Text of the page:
Hiding from the Sun? Not all Shade is Equal.

While shade is a potentially valuable means of protection from the damaging effects of the sun’s ultraviolet (UV) rays, not all shade is equally protective.

People can spend long hours in the shade while still receiving quite a lot of sun exposure and risking skin damage. This is because UVB rays, often considered the most harmful part of sunlight, can reach the skin indirectly. Indirect or diffuse UV light is radiation that has been scattered by the clouds and other elements in the atmosphere, and/or bounced back from UV-reflective surfaces like dry sand or concrete. We can rely only on deep shade (where we cannot see the sky and no UV penetrates) to offer truly complete protection.

Skin cancers are disproportionately concentrated on the head compared with other parts of the body. Faces, the nose in particular, are especially at risk. For men, the ears are a focal point for melanoma, the deadliest form of skin cancer. Although the head is easy to protect, too often it is left bare. Even when hats are worn, many provide only minimal shade – especially for the nose, ears, and neck.

Hats with broad brims all around and those with brims angled downwards provide the greatest UV protection. Unless they are very large, umbrellas provide relatively little UV protection. A single umbrella on a sandy beach by the sea provides limited sun protection because so much UV is reflected under the umbrella from the surfaces of the sand, water and sky.

Shady trees are always inviting on a hot, sunny day, and those with large spreads of dense foliage best protect us from the sun. If you can, choose a tree near other trees or buildings to further block out the sky.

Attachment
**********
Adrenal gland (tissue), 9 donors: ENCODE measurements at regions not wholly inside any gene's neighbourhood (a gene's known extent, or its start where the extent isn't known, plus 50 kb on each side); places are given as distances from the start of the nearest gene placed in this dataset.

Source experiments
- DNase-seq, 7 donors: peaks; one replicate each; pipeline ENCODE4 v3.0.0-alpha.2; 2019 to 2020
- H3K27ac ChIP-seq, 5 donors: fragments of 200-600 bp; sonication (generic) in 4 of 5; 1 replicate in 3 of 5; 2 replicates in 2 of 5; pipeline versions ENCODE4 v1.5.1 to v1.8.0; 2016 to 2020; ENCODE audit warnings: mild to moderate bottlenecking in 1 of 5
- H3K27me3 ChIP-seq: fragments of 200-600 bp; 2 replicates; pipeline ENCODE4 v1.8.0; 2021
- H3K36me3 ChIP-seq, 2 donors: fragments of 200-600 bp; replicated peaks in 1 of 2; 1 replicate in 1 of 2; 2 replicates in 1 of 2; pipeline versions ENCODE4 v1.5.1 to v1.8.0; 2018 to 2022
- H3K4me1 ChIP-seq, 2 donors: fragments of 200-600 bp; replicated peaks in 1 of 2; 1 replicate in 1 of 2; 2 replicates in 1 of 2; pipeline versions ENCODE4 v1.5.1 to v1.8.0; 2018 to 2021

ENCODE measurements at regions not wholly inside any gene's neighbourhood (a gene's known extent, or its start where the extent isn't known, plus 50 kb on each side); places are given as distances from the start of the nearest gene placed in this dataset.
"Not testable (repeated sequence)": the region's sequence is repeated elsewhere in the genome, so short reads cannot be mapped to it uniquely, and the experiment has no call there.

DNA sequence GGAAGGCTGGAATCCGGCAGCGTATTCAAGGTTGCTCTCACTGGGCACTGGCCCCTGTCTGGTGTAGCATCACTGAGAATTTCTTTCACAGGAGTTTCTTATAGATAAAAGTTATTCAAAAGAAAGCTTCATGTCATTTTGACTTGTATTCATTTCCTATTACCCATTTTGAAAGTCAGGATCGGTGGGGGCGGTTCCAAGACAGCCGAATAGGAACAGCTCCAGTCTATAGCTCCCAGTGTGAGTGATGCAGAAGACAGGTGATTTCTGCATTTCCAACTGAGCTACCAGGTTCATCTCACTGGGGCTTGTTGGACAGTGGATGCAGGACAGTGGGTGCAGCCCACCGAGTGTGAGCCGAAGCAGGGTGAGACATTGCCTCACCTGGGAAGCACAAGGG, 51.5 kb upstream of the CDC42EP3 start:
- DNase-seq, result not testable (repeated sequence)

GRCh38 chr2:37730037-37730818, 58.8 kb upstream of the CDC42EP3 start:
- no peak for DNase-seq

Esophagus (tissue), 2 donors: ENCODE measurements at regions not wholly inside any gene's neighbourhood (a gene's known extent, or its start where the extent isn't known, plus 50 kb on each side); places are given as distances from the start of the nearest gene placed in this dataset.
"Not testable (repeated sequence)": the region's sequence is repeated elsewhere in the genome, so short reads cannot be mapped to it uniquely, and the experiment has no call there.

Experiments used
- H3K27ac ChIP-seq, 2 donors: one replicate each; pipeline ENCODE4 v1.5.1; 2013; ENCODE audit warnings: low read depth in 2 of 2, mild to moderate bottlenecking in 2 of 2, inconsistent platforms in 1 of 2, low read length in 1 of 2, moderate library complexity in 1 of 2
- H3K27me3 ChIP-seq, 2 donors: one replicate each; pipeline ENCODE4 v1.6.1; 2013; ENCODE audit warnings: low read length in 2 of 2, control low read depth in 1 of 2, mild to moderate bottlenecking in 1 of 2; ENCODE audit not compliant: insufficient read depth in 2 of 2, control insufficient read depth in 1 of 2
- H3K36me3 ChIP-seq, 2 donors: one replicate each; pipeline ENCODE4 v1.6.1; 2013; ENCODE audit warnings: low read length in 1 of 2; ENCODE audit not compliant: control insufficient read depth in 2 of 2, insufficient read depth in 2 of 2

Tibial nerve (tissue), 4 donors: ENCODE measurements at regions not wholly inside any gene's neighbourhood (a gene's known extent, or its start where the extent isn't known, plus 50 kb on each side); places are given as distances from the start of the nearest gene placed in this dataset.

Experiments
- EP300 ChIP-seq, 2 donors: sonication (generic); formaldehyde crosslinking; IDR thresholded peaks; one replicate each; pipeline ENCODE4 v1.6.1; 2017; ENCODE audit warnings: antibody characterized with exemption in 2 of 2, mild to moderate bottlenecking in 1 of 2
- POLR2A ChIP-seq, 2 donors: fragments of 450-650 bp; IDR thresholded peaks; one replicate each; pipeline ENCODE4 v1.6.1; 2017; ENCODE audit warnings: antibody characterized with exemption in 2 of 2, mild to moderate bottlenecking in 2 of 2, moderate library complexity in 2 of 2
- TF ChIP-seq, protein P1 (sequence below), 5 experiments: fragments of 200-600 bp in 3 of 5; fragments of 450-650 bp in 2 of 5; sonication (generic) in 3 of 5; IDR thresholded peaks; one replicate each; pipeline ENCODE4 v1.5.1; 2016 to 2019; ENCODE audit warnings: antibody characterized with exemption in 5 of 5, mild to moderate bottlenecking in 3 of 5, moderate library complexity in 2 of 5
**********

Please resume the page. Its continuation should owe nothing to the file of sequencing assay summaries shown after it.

Factors that increase the amount of scattered or indirect UVB, such as reflective surfaces, will decrease the protection trees can provide. The same tree actually gives less protection earlier and later in the day, when the proportion of diffuse UV is high, than it does in the middle of the day when the sun is more directly overhead.

Shade structures such as roofed areas, shade-sails, and pergolas vary widely in the amount of protection provided. Factors that determine how well a structure provides shade include the size of the structure, its orientation, and where it is in relation to other structures, such as buildings, trees and other vegetation.

Shade alone can rarely provide full UV protection, especially for prolonged periods. However, it is one important element in a comprehensive sun protection program that includes covering exposed skin with clothing (particularly clothes made of bright- or dark-colored, tightly woven fabrics), wearing hats and sunglasses, and regularly using sunscreen containing zinc oxide and/or titanium dioxide with an SPF of 30 or higher.

All these steps taken together will help ensure that we are adequately protected from the sun’s rays when we are outdoors.